Think of your CTAs as training the user into what to expectTwitter Logo. If the first 2 steps use the word “Next” or “Continue,” you should keep that the same on the third. You’ve built the expectation that this button will take them forward in the process. It harnesses the familiarity principle to help people know what to do.

Having each CTA say something specific to the next step (“Continue to payment details”), or adding extra copy underneath to reassure, can cause users to question rather than act instinctively. On one project I worked on, we pushed up the conversion of a checkout step by 25% by changing a differing CTA to match with the others in the flow.

Related: How Netflix does A/B testing

The exception is the final button to complete the transaction, particularly if you’re sending users to another site to pay—this is something you should make clear so they aren’t shocked when it happens.


The trick to good CTAs of all types is wording that clearly describes what action will happen when the user engages with it. This is particularly important for the primary ones that guide users to buy.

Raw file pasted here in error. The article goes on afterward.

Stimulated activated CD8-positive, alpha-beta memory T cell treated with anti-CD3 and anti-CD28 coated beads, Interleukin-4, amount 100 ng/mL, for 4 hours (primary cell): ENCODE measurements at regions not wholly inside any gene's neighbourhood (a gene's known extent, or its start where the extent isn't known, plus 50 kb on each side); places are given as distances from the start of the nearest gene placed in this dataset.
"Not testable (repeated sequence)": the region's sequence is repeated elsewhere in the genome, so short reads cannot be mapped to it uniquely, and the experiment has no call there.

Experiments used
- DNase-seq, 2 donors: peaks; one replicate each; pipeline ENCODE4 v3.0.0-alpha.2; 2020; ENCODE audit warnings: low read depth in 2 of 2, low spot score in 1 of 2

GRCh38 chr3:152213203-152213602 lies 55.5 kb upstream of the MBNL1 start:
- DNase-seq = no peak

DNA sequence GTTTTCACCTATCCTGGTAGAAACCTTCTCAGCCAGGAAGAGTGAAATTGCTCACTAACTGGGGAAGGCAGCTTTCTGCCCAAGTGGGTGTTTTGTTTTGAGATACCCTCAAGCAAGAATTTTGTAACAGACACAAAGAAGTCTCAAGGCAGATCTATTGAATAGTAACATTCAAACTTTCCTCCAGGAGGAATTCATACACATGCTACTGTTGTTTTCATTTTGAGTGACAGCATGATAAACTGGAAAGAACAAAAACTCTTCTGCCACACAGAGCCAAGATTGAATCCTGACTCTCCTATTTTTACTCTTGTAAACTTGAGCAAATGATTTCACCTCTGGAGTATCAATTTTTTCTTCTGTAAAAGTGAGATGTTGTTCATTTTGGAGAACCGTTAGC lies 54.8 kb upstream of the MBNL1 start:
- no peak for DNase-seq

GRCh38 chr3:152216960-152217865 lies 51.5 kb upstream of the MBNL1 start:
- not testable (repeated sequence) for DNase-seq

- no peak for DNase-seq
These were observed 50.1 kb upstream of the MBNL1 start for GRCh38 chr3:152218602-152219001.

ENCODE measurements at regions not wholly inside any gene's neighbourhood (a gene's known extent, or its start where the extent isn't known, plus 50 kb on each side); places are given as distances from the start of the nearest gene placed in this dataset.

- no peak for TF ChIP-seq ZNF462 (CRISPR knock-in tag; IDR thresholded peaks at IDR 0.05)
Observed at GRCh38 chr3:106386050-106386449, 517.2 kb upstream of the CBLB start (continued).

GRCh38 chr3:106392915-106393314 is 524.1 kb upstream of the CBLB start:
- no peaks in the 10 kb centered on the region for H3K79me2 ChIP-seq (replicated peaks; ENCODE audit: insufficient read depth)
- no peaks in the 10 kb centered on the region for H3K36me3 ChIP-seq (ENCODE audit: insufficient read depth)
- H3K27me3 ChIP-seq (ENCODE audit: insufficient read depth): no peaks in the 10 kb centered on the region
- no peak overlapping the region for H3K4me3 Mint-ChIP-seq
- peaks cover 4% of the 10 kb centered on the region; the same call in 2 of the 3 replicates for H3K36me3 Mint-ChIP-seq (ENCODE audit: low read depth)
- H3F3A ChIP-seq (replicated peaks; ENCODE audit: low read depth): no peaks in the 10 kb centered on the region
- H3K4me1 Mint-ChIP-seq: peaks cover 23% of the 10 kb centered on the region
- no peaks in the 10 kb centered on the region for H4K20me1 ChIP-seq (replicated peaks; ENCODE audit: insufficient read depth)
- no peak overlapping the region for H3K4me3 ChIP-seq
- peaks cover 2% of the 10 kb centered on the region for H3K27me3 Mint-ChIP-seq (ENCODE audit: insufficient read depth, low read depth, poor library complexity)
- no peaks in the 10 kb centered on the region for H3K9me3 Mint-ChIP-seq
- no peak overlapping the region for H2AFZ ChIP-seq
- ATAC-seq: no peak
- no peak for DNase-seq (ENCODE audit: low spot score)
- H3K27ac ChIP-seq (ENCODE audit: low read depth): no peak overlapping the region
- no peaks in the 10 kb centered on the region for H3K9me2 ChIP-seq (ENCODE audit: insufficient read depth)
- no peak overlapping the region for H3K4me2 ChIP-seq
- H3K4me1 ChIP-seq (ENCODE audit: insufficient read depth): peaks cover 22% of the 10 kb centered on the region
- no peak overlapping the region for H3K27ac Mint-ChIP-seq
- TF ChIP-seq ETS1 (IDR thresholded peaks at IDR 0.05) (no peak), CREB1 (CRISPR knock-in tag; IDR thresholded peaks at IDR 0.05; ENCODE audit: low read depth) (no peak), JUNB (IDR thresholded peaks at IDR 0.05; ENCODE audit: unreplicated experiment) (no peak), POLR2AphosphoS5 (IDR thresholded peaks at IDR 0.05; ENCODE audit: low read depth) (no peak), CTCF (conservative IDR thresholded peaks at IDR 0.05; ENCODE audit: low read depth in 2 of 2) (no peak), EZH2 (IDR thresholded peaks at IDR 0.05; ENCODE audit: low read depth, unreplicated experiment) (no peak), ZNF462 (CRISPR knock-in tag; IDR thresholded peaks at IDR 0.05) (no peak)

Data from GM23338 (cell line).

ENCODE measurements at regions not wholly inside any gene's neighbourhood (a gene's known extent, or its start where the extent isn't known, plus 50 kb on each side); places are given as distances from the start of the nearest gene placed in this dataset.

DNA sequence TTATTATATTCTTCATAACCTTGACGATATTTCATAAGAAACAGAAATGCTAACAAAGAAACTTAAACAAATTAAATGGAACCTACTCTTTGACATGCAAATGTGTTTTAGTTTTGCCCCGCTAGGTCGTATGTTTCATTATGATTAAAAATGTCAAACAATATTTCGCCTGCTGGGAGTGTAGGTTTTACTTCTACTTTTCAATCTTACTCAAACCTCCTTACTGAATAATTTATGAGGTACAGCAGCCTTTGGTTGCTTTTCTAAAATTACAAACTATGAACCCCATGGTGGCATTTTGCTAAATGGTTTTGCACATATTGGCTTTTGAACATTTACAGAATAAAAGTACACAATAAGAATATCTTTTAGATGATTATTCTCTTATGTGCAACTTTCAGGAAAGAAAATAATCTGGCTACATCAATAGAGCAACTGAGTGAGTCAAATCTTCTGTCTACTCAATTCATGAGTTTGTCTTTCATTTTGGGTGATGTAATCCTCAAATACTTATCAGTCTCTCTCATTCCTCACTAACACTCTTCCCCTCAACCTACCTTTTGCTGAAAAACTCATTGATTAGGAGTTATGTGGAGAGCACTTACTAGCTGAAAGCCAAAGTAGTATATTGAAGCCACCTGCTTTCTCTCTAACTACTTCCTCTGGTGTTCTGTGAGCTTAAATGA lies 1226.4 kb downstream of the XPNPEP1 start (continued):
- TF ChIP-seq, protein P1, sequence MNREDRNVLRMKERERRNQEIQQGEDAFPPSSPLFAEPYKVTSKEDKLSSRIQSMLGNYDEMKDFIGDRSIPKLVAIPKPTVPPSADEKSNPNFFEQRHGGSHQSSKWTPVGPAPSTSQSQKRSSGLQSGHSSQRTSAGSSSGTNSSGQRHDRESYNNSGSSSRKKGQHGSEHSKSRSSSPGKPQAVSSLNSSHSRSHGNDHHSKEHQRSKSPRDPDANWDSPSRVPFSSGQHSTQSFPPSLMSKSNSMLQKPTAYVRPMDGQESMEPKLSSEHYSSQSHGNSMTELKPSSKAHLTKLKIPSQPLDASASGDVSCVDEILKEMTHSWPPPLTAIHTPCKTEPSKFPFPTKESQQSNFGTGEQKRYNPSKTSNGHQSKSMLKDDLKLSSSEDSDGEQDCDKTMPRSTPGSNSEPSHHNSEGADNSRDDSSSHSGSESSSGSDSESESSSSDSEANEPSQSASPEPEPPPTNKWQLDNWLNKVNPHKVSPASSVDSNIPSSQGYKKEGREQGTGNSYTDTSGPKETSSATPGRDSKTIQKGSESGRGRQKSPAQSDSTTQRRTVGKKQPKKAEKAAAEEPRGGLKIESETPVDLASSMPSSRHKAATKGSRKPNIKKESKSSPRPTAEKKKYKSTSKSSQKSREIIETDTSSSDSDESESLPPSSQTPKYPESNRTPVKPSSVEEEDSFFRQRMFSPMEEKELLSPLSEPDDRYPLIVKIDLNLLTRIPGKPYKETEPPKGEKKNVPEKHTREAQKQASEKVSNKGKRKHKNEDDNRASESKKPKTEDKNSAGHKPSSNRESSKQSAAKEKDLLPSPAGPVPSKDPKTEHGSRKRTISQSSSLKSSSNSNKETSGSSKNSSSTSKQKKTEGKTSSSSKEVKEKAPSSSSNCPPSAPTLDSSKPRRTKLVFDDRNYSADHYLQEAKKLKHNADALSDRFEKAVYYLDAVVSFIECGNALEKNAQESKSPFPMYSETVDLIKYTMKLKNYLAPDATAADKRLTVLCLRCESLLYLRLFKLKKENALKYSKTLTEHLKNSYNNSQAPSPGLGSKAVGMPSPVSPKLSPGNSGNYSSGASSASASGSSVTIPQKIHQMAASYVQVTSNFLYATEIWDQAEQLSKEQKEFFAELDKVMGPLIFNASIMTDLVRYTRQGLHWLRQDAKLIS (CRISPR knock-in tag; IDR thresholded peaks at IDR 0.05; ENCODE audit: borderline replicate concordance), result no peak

When it comes to the standard ecommerce funnel, 3 of the 4 steps (landing, product, checkout) should have only 1 primary action. The exception is the search page, which is going to contain multiple links—so lots of primary CTAs would be confusing and unnecessary unless your search is helped by a shortcut to “Add to cart.”

If you find yourself repeating the main CTA on a page to try and increase conversions, look at improving the design of the button itself. Make it bigger, put more space around it, and generally make it unmissable.

Want more ecommerce UX design advice like this? You’ll need my book Designing Ecommerce Websites, which features 54 illustrated tips and tricks for highly effective online stores—available in paperback and for Kindle.

Have you recently improved your CTAs? Share your story with us on Twitter @InVisionApp.